The catalyst for Travalyst? Prince Harry, Duke of Sussex

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Prince Harry, the Duke of Sussex, speaking at the launch of Travalyst in 2019.
Prince Harry, the Duke of Sussex, speaking at the launch of Travalyst in 2019. Photo Credit: Travalyst/Floris Heuer
Arnie Weissmann
Arnie Weissmann

Sally Davey thought it was a hoax. In 2019, while working on sustainability initiatives at Tripadvisor, she received a phone call from someone saying they were with the office of the Duke of Sussex, and would she come to Kensington Palace to meet with him about a travel initiative he was thinking about?

Doubts notwithstanding, she went and learned that, indeed, the call was legit. And joining her at the table with Prince Harry were representatives from Booking.com, Visa, Skyscanner and Ctrip.

During that meeting, she recalls, she was "blown away" by the prince's knowledge of travel and sustainability and his desire to create a clear, consistent and trusted sustainability rating system that could be adopted across their platforms and others.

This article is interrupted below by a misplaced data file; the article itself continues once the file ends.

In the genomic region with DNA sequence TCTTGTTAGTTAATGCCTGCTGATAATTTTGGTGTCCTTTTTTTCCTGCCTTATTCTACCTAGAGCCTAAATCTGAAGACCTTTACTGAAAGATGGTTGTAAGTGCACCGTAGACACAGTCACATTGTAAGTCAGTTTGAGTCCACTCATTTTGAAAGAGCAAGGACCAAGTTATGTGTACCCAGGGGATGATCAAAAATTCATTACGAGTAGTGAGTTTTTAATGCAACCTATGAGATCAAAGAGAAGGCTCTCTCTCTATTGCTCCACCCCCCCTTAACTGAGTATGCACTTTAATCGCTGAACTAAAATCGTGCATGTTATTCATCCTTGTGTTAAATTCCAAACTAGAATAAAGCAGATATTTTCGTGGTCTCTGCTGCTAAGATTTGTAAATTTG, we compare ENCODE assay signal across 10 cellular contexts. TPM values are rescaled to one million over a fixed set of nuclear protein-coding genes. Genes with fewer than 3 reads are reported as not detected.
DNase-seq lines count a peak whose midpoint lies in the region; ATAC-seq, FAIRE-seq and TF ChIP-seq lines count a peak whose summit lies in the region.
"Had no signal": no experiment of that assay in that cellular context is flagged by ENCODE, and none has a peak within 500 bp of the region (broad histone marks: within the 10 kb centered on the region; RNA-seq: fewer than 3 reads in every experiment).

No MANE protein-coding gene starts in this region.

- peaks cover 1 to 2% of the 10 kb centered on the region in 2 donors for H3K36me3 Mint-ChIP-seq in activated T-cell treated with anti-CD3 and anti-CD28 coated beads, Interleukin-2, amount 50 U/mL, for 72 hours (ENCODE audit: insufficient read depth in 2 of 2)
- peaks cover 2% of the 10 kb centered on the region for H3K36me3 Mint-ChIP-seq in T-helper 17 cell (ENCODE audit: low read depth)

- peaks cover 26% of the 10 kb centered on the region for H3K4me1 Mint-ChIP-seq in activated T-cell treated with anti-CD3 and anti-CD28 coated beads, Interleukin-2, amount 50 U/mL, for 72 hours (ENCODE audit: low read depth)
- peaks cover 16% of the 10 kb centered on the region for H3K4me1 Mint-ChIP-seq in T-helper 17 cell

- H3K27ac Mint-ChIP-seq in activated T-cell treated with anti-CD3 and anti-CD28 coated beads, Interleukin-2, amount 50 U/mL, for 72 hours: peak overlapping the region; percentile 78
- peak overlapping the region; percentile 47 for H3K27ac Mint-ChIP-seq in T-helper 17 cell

All those present acknowledged the need for such a framework and understood that, although there was no lack of well-intentioned initiatives and good efforts in tourism, there wasn't a shared understanding about how one even defines "good." There were thousands of different labels and schemes bandied about to assess sustainability in tourism that, for the most part, just ended up confusing both operators and travelers.

The prince felt the group might be able to collaborate to create a credible program at scale, but he shared concerns about potential challenges. First of all, could these extremely competitive consumer brands actually work together? Could they produce results and not just talk and make pledges? And could they, working together, ultimately bring reliable data about sustainability into the mainstream?